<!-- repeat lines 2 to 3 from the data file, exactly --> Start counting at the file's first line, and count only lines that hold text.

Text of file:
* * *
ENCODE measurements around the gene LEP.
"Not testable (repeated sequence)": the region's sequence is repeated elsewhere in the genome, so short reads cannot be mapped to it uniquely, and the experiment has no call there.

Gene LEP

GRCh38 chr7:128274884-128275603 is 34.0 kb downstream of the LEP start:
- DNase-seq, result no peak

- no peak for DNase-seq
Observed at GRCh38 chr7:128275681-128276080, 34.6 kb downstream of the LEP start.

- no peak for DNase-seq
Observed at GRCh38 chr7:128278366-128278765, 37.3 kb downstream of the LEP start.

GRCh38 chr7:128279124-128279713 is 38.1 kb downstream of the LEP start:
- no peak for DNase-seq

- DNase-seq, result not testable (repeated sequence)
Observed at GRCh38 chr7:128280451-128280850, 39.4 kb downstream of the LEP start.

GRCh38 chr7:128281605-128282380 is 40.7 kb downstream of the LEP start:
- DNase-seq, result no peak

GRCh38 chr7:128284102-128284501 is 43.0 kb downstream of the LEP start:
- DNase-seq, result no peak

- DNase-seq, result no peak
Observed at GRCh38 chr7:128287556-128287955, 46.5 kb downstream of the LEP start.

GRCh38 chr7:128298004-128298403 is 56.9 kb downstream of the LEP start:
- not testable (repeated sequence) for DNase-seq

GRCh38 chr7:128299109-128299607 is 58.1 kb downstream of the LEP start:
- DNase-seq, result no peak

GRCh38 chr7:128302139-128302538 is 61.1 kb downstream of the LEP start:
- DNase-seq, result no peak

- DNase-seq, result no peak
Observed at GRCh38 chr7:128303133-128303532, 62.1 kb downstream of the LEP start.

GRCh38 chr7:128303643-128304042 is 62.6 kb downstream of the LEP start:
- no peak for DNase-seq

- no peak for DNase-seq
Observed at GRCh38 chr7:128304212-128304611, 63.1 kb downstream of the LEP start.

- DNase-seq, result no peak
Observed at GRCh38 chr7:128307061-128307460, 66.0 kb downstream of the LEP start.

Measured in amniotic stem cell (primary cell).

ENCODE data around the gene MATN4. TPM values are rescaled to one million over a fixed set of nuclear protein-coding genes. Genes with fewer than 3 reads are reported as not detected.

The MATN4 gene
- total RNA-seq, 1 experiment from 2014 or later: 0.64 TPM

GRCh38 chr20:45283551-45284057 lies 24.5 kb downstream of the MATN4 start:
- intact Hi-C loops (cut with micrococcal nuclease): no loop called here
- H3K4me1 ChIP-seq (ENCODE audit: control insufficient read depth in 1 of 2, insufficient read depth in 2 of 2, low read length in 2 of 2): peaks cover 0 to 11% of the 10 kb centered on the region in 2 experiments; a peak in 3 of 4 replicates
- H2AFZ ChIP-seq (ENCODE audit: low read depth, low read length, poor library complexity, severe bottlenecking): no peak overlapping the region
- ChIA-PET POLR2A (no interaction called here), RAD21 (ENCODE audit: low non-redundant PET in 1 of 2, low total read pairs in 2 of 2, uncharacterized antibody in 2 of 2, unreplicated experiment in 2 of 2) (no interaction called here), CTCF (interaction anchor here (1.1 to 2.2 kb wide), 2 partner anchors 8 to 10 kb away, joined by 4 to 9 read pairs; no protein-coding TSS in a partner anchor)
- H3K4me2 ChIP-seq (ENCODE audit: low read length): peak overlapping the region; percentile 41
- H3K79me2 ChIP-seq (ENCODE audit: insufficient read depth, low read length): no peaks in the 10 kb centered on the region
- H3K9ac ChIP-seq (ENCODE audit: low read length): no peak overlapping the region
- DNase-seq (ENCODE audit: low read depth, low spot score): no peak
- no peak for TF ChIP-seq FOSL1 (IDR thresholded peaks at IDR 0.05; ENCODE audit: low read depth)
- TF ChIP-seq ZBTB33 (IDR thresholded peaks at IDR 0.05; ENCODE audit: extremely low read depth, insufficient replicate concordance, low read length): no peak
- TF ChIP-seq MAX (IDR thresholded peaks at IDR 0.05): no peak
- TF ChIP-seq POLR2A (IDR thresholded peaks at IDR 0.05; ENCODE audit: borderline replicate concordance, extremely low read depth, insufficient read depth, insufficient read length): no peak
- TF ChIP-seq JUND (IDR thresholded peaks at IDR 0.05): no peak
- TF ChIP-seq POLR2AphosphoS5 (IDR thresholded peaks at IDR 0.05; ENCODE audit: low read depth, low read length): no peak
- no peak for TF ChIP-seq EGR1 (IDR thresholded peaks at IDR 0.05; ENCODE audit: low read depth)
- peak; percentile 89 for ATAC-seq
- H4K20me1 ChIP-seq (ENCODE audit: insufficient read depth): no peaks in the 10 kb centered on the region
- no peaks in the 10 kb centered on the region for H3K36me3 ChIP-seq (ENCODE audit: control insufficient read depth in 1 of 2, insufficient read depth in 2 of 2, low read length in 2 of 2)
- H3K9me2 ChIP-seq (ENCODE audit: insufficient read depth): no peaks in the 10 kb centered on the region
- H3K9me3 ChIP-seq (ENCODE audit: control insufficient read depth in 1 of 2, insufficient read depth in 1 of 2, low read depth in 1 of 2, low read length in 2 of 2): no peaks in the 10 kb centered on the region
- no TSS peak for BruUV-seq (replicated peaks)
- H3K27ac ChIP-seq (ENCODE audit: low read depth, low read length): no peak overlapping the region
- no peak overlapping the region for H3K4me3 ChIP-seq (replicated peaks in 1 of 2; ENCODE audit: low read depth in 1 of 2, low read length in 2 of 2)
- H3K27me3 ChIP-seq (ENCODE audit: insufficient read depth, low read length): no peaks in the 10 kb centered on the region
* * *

"Not testable (repeated sequence)": the region's sequence is repeated elsewhere in the genome, so short reads cannot be mapped to it uniquely, and the experiment has no call there.

Gene LEP